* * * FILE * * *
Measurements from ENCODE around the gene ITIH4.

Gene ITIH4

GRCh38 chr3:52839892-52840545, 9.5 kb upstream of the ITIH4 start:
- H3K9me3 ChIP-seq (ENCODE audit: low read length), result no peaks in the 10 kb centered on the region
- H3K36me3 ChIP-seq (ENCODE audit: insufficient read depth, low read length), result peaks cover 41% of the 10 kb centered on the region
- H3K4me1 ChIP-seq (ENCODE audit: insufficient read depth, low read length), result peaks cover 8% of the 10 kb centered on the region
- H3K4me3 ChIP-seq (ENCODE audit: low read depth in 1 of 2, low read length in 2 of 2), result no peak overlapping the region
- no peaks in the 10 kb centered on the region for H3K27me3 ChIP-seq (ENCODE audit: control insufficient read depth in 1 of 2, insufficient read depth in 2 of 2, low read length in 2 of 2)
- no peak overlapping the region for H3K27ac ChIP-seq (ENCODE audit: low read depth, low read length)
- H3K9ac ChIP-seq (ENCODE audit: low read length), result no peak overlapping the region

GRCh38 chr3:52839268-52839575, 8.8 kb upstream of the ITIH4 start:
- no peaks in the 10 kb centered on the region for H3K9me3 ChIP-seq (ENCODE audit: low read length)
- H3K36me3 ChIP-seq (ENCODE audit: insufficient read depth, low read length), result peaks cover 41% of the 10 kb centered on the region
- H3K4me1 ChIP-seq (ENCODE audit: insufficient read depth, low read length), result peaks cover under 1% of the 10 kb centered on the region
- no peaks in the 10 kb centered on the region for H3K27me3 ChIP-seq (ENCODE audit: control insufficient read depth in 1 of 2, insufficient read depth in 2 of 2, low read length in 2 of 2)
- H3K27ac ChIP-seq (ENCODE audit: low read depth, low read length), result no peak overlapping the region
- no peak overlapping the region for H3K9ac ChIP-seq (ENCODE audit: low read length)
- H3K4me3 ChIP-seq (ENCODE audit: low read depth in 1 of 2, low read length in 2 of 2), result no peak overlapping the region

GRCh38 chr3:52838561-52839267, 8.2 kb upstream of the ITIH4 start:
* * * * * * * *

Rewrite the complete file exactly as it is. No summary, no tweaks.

Measurements from ENCODE around the gene ITIH4.

Gene ITIH4

GRCh38 chr3:52839892-52840545, 9.5 kb upstream of the ITIH4 start:
- H3K9me3 ChIP-seq (ENCODE audit: low read length), result no peaks in the 10 kb centered on the region
- H3K36me3 ChIP-seq (ENCODE audit: insufficient read depth, low read length), result peaks cover 41% of the 10 kb centered on the region
- H3K4me1 ChIP-seq (ENCODE audit: insufficient read depth, low read length), result peaks cover 8% of the 10 kb centered on the region
- H3K4me3 ChIP-seq (ENCODE audit: low read depth in 1 of 2, low read length in 2 of 2), result no peak overlapping the region
- no peaks in the 10 kb centered on the region for H3K27me3 ChIP-seq (ENCODE audit: control insufficient read depth in 1 of 2, insufficient read depth in 2 of 2, low read length in 2 of 2)
- no peak overlapping the region for H3K27ac ChIP-seq (ENCODE audit: low read depth, low read length)
- H3K9ac ChIP-seq (ENCODE audit: low read length), result no peak overlapping the region

GRCh38 chr3:52839268-52839575, 8.8 kb upstream of the ITIH4 start:
- no peaks in the 10 kb centered on the region for H3K9me3 ChIP-seq (ENCODE audit: low read length)
- H3K36me3 ChIP-seq (ENCODE audit: insufficient read depth, low read length), result peaks cover 41% of the 10 kb centered on the region
- H3K4me1 ChIP-seq (ENCODE audit: insufficient read depth, low read length), result peaks cover under 1% of the 10 kb centered on the region
- no peaks in the 10 kb centered on the region for H3K27me3 ChIP-seq (ENCODE audit: control insufficient read depth in 1 of 2, insufficient read depth in 2 of 2, low read length in 2 of 2)
- H3K27ac ChIP-seq (ENCODE audit: low read depth, low read length), result no peak overlapping the region
- no peak overlapping the region for H3K9ac ChIP-seq (ENCODE audit: low read length)
- H3K4me3 ChIP-seq (ENCODE audit: low read depth in 1 of 2, low read length in 2 of 2), result no peak overlapping the region

GRCh38 chr3:52838561-52839267, 8.2 kb upstream of the ITIH4 start: